Maine Lobstermen’s Association Responds to Federal Whale Proposals Raises Concern over Future of the Fishery and the Need for Better Data
Kennebunk, ME. 3/22/21- “The MLA will not let over-reaching regulations based on inaccurate data erase the Maine lobster fishery and our fishing heritage,” said Patrice McCarron, executive director of the Maine Lobstermen’s Association (MLA), in response to two major federal rulemakings proposed this winter intended to protect endangered North Atlantic right whales. Last year, a federal court ruled that the lobster fishery cannot operate without revised rules in place and gave the government until May 31, 2021 to update and correct legal deficiencies in existing rules.
“None of us want to harm a right whale,” said Kristan Porter, MLA president and Cutler lobsterman. “It would be an extremely sad day for any lobsterman to think that a right whale was hurt in our gear. We’ve worked hard over the last 20 years to make our gear safer so that doesn’t happen.”
The MLA submitted extensive comments outlining legal and scientific flaws in the draft Biological Opinion on behalf of 12 New England fishing groups, and proposing recommendations to correct and improve the science and conservation measures in the proposed whale rule. One of the central points raised by MLA is that the most draconian measures proposed are likely to be ineffective at saving whales and unnecessary if NMFS adopts corrections proposed in the fishing industry’s comments.
“How can our government hold Maine lobstermen accountable for right whale deaths that we know are happening somewhere else. It’s just not right and it will not save the whales,” said Porter. Federal data show that 12 right whales died in Canada in 2017 and another ten in 2019. Three right whale babies have been killed by boat strikes in Florida over the last two years.
The Biological Opinion lays out a framework for a massive risk reduction over the next 10 years implemented through four phases. By 2030 the framework aims to reduce entanglement risk to right whales in all U.S. federal fixed gear fisheries, including lobster, by 98%.
Phase I of the Biological Opinion is implementation of the new Whale Rule to reduce entanglement risk to right whales from the northeast lobster fishery by 60%. This rulemaking has been in the works since 2017, when the first right whale population decline in more than two decades was first documented.
“For MLA, step one is to make sure both rules are implemented on time so that we have a fishery, but with enough flexibility so that lobstermen can fish safely and stay in business,” McCarron explained. “Step two is to fix the sub-standard science and modelling that misdirect regulatory efforts away from activities that are actually killing right whales.”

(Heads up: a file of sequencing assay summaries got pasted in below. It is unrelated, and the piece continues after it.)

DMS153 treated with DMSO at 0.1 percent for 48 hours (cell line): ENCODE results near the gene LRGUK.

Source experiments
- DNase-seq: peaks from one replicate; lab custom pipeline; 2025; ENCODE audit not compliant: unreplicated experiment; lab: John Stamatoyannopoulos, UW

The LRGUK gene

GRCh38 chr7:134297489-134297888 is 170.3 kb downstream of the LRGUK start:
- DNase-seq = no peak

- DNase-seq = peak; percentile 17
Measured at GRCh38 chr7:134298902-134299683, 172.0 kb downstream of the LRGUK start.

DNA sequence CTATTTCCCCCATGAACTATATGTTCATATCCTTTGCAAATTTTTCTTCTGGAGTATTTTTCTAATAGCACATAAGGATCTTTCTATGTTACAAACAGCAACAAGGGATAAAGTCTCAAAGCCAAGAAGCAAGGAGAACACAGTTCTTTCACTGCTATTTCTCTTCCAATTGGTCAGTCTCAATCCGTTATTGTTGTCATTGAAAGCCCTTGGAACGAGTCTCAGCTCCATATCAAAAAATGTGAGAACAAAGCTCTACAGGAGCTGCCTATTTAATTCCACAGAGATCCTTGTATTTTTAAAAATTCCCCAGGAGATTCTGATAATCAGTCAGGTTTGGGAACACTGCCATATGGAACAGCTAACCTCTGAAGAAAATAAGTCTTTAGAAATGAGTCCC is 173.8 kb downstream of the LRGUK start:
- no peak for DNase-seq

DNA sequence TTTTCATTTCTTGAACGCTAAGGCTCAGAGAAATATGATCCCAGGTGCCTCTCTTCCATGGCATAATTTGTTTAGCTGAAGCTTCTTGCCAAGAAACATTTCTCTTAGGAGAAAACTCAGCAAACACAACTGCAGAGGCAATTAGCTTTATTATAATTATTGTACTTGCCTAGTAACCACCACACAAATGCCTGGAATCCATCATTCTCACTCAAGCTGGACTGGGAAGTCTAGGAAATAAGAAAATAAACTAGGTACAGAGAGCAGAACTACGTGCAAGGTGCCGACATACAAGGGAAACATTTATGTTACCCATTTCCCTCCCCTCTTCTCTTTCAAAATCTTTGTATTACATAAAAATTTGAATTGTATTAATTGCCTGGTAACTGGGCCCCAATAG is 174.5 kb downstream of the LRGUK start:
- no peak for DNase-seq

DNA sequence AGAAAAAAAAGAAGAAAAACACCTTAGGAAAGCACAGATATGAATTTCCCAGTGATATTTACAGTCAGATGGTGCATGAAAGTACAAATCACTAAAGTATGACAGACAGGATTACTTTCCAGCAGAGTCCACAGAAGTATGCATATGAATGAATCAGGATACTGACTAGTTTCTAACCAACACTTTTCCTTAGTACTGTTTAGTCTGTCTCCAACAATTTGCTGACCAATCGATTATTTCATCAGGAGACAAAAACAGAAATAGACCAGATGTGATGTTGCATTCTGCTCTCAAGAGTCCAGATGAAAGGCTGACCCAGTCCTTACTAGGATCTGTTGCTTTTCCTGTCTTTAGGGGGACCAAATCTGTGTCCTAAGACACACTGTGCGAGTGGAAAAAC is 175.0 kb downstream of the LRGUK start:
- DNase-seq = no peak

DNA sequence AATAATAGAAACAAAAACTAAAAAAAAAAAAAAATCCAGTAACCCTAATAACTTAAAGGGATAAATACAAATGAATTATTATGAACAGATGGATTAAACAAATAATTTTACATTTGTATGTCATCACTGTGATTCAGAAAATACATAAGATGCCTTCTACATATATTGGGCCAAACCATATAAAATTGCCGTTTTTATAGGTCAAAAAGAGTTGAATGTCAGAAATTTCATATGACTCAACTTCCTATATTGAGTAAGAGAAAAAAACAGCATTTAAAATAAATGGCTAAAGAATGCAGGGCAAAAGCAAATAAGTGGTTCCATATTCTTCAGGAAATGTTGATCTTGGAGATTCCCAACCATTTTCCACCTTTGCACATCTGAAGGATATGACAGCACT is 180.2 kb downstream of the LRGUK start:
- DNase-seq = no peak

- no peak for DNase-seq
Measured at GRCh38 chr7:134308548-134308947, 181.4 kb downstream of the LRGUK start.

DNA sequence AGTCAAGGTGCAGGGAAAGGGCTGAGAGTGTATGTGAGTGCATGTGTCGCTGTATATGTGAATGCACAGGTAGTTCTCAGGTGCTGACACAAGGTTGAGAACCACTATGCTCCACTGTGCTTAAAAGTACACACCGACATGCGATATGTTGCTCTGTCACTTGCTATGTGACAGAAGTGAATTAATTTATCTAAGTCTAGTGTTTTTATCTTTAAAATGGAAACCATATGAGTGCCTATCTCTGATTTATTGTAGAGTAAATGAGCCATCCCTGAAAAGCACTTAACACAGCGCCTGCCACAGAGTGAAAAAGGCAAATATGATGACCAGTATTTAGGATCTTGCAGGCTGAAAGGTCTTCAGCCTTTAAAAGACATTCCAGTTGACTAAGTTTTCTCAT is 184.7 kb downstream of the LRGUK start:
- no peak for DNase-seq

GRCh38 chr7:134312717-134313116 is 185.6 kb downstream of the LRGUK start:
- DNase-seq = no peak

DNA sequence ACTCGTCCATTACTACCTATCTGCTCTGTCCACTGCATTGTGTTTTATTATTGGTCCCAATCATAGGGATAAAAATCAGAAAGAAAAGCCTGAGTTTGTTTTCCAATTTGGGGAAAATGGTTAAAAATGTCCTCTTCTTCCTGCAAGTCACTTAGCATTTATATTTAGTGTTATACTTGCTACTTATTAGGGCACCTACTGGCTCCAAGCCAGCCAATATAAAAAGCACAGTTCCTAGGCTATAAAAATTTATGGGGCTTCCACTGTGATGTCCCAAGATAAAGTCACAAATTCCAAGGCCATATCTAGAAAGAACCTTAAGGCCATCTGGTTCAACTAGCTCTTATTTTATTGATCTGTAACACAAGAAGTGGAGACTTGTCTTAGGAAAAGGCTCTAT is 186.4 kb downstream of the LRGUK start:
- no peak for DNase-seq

Maine lobstermen expressed their frustration over this process during the public comment period for the proposed Whale Rule, including:
- Questioning why the lobster fishery has been singled out to expand its right whale protections when the last right whale death or injury linked to U.S. lobster gear occurred in 2002.
- Noting that over the last four years more than one-third of right whale entanglement deaths and injuries occurred Canadian fishing gear.
- Pointing out that preliminary reports on the recent death of right whale 3920, known as Cottontail, recovered off South Carolina in February, indicate that it was entangled in rope far larger than that fished in the Maine lobster fishery. Another entangled right whale 3560, known as Snow Cone, sighted in Cape Cod Bay in January was also reportedly entangled in large diameter rope not fished by Maine lobstermen.
“We are looking down the barrel of a loaded gun aimed at our lobster fishery. The MLA has expanded its whale team to make sure that we leave no stone unturned,” noted McCarron. “We urge anyone who cares about the Maine lobster fishery to support the Legal Defense Fund. Quite literally, the future of the lobster industry is at stake.”
MLA’s comments on the draft Biological Opinion and Proposed Rule are available at:
Information on the Maine lobster industry’s efforts to protect endangered right whales is available at: